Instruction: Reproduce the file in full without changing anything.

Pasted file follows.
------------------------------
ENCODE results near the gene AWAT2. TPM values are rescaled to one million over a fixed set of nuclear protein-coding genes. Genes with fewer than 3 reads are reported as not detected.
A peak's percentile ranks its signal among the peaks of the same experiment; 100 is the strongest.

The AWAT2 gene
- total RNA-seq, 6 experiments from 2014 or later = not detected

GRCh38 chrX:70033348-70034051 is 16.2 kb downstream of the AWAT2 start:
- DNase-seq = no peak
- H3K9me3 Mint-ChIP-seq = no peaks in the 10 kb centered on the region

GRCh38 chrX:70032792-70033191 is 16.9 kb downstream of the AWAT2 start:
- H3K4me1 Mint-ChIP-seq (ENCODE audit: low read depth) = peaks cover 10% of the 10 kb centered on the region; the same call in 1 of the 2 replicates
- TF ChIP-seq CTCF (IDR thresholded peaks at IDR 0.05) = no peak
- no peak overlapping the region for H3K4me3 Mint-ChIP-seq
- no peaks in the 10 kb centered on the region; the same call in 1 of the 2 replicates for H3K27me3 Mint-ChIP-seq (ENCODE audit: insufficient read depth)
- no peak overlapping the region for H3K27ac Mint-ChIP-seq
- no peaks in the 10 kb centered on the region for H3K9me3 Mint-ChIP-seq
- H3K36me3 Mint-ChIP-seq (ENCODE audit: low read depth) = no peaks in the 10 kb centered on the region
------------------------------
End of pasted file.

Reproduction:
ENCODE results near the gene AWAT2. TPM values are rescaled to one million over a fixed set of nuclear protein-coding genes. Genes with fewer than 3 reads are reported as not detected.
A peak's percentile ranks its signal among the peaks of the same experiment; 100 is the strongest.

The AWAT2 gene
- total RNA-seq, 6 experiments from 2014 or later = not detected

GRCh38 chrX:70033348-70034051 is 16.2 kb downstream of the AWAT2 start:
- DNase-seq = no peak
- H3K9me3 Mint-ChIP-seq = no peaks in the 10 kb centered on the region

GRCh38 chrX:70032792-70033191 is 16.9 kb downstream of the AWAT2 start:
- H3K4me1 Mint-ChIP-seq (ENCODE audit: low read depth) = peaks cover 10% of the 10 kb centered on the region; the same call in 1 of the 2 replicates
- TF ChIP-seq CTCF (IDR thresholded peaks at IDR 0.05) = no peak
- no peak overlapping the region for H3K4me3 Mint-ChIP-seq
- no peaks in the 10 kb centered on the region; the same call in 1 of the 2 replicates for H3K27me3 Mint-ChIP-seq (ENCODE audit: insufficient read depth)
- no peak overlapping the region for H3K27ac Mint-ChIP-seq
- no peaks in the 10 kb centered on the region for H3K9me3 Mint-ChIP-seq
- H3K36me3 Mint-ChIP-seq (ENCODE audit: low read depth) = no peaks in the 10 kb centered on the region